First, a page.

Articles: Press Release
Hauling Livestock from Wyoming to Texas?
Vesicular Stomatitis (VS) Regulations Apply!
Texas Animal Health Commission
Austin, Texas 78711
(800) 550-8242 FAX (512) 719-071
Bob Hillman, DVM • Executive Director
For info, contact Carla Everett, information officer, at 1-800-550-8242,
ext. 710, or email@example.com
Texas hunters or ranchers hauling horses or other livestock from Wyoming
this fall should be aware of regulations affecting the animals' entry or
re-entry into Texas, says Dr. Bob Hillman, head of the Texas Animal Health
Commission (TAHC), the state's livestock and poultry health regulatory
agency. Vesicular stomatitis (VS), a viral disease that can affect horses,
cattle, swine, deer, sheep or goats, has been confirmed in 12 horses and 10
cattle on a total of nine premises in Natrona and Converse counties in
southeast Wyoming. As of late September, these are the only cases confirmed
in the U.S. in 2006.
To help prevent the spread of VS, Texas livestock health regulations
prohibit the entry of horses, cattle, swine, (live) deer, sheep or goats
from VS-quarantined premises or areas. Animals may enter Texas from
non-quarantined areas of an affected state, provided an accredited
veterinarian in that state examines the animals and determines that they
are not exhibiting evidence of vesicular stomatitis and writes the
following statement on a current or new certificate of veterinary
inspection: "the animals represented on this health certificate have not
originated from a premise or area under quarantine for vesicular stomatitis."
"VS can cause susceptible livestock to develop blisters and lesions in the
mouth, on the muzzle or teats, or above the hooves," said Dr.
Hillman. "When the disease affects cattle or other cloven-hoofed animals,
animal health officials and producers are immediately concerned, as these
clinical signs mimic those of foot-and-mouth disease (FMD), the world's
costliest, highly contagious disease. Horses, though not susceptible to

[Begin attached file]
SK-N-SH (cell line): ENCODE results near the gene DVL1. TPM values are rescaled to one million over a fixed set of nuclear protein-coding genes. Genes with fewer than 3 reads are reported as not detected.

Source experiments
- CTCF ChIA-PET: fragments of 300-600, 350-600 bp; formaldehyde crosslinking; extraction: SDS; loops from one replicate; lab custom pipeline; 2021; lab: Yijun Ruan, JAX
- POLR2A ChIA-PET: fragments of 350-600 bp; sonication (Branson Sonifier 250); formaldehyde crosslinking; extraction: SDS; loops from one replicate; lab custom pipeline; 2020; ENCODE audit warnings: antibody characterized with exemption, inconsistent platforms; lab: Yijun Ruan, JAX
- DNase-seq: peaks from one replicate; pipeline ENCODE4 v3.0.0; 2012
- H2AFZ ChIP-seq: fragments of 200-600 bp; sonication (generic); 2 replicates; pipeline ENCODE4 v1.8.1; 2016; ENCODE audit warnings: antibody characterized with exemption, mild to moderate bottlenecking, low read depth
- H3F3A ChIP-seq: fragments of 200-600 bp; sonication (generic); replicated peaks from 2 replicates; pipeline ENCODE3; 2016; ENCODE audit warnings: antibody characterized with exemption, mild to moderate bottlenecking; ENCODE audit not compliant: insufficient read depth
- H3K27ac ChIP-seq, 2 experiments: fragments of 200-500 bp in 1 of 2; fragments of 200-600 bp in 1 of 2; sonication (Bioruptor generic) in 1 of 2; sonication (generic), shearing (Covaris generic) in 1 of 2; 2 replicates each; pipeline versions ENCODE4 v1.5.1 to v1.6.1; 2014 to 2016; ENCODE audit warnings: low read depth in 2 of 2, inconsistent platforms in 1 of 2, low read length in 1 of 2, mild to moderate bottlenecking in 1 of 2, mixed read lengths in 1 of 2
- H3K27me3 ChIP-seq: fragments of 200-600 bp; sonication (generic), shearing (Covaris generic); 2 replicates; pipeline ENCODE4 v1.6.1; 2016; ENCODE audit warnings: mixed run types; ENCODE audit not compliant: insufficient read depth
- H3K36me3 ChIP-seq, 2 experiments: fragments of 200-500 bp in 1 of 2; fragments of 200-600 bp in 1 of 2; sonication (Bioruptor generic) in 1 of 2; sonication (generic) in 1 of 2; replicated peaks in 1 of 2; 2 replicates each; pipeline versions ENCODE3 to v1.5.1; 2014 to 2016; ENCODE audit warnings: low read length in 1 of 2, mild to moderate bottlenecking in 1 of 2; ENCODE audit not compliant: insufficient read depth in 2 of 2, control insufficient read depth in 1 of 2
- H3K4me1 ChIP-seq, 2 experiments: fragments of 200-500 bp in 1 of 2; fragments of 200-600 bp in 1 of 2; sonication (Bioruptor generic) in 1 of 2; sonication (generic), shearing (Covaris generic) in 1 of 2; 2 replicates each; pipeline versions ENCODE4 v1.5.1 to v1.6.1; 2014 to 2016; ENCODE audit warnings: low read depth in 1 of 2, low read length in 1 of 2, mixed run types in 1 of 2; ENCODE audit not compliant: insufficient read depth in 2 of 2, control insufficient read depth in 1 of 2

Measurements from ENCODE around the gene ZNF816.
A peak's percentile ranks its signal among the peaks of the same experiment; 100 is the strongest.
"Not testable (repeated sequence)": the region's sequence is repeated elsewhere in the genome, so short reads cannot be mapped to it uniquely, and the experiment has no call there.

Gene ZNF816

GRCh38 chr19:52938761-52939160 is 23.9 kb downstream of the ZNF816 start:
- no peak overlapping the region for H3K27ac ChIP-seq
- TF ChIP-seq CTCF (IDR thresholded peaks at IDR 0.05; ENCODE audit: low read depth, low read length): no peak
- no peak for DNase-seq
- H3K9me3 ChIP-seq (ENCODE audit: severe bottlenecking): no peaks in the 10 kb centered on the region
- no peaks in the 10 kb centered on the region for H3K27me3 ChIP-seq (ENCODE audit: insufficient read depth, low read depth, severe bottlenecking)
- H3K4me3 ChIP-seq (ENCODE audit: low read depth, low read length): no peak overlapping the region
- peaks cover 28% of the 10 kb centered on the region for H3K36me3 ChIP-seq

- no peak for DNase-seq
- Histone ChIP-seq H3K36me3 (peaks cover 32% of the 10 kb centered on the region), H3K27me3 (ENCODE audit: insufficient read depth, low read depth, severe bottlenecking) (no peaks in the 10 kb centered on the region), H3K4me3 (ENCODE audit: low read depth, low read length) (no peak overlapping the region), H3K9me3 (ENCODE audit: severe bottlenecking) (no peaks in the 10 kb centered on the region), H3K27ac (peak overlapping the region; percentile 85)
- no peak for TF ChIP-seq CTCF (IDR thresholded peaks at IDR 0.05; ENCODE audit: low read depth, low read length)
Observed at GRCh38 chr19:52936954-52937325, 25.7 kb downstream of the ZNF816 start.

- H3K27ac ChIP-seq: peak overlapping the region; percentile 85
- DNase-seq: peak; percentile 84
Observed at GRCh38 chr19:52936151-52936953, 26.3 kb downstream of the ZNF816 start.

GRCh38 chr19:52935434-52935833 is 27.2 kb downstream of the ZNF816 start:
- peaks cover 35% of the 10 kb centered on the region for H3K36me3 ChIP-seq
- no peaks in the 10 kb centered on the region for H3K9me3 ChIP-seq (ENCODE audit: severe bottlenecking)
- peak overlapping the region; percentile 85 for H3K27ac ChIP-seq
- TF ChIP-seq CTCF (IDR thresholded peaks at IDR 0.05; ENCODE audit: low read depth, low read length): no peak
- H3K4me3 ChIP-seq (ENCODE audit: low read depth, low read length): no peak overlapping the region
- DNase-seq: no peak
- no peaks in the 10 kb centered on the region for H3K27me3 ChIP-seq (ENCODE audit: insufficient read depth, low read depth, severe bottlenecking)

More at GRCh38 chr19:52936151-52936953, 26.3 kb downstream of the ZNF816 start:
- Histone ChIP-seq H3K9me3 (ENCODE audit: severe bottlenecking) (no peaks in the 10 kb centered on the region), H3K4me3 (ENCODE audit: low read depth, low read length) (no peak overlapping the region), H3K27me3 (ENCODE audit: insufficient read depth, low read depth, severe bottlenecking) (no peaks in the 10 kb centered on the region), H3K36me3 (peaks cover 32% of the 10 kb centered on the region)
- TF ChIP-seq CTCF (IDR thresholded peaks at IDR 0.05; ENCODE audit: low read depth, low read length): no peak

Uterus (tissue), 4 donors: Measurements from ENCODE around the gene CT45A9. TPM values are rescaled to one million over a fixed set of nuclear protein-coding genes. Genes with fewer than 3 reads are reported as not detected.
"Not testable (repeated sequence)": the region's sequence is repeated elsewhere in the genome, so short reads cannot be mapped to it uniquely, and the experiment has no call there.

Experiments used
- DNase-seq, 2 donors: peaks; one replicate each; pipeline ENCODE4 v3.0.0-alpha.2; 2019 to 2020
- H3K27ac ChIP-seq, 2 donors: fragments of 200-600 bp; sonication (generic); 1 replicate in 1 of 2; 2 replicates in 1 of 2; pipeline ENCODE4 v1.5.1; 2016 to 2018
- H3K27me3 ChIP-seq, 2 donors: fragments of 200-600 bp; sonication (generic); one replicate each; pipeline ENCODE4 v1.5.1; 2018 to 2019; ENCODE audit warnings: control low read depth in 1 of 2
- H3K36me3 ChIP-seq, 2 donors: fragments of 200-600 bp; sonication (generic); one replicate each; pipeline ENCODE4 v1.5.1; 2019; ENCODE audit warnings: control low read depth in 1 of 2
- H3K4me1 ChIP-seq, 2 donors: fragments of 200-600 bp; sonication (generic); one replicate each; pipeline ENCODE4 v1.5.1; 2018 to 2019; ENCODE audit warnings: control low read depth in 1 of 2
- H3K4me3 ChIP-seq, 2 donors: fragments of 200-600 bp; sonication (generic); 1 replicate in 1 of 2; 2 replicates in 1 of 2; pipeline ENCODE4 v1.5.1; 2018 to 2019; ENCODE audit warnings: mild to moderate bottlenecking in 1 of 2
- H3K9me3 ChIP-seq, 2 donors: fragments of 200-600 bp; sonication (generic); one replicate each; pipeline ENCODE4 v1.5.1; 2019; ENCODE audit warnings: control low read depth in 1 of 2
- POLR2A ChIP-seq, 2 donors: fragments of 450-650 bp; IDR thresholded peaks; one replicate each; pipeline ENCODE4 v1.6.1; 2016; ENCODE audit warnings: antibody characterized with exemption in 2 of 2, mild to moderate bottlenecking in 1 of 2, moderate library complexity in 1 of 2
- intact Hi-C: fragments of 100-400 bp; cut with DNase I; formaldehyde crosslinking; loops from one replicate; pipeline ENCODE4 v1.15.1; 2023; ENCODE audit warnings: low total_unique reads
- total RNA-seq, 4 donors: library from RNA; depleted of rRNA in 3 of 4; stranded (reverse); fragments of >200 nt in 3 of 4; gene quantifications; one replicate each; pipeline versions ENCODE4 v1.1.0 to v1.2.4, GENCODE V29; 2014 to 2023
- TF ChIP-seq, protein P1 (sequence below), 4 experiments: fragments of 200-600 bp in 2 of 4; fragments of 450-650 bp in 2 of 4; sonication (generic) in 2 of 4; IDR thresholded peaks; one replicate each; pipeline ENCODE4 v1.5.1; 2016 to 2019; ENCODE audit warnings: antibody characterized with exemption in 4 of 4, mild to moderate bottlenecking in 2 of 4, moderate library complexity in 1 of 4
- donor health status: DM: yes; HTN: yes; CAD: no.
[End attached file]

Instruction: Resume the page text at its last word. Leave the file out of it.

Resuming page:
FMD, certainly can become infected with VS, and it can take several weeks
for animals to heal. During this time, the painful sores may cause
affected animals to become lame, or refuse to eat, drink or allow their
offspring to nurse."
"There is no vaccine for VS, so prevention is the key, and that includes
controlling insects such as culicoides gnats and black flies, which are the
primary vectors for the disease, and keeping infected animals away from
'clean' stock, as infection also can be spread from animal to animal,"
explained Dr. Hillman.
"If blisters or lesions appear in livestock of any species, the owner or
manager should contact their accredited veterinarian or the Texas Animal
Health Commission as soon as possible, so a disease investigation can be
launched," he said. "Laboratory testing to confirm the diagnosis can be
run at no charge to the livestock owner." Treatment of VS-infected animals
consists of supportive care, and in some cases, antibiotics to prevent
secondary infections in the open sores. Although VS is rarely fatal,
production losses can be substantial, particularly in dairies. In nearly
all states, VS-infected animals and their herd mates are quarantined until
at least 30 days after all lesions have healed.
In addition to causing animals to suffer, VS can result in trade embargoes
with Canada and European countries, where VS is not seen. Animal health
authorities want to prevent introduction of a new disease that may impact
the health of their livestock. Dr. Hillman said VS outbreaks in the U.S.
occur randomly, mostly in the Southwest. In 2005, VS-infected livestock
were confirmed on 445 premises in nine states, including one in Texas. In
2004, Texas had 15 of the 294 premises with VS-infected animals. Other
affected premises were in New Mexico and Colorado. The cases in 2004 were
the first confirmed since 1998.
Dr. Hillman said more information about VS is available on the TAHC web
site at: http://www.tahc.state.tx.us.
The TAHC headquarters may be reached at 1-800-550-8242.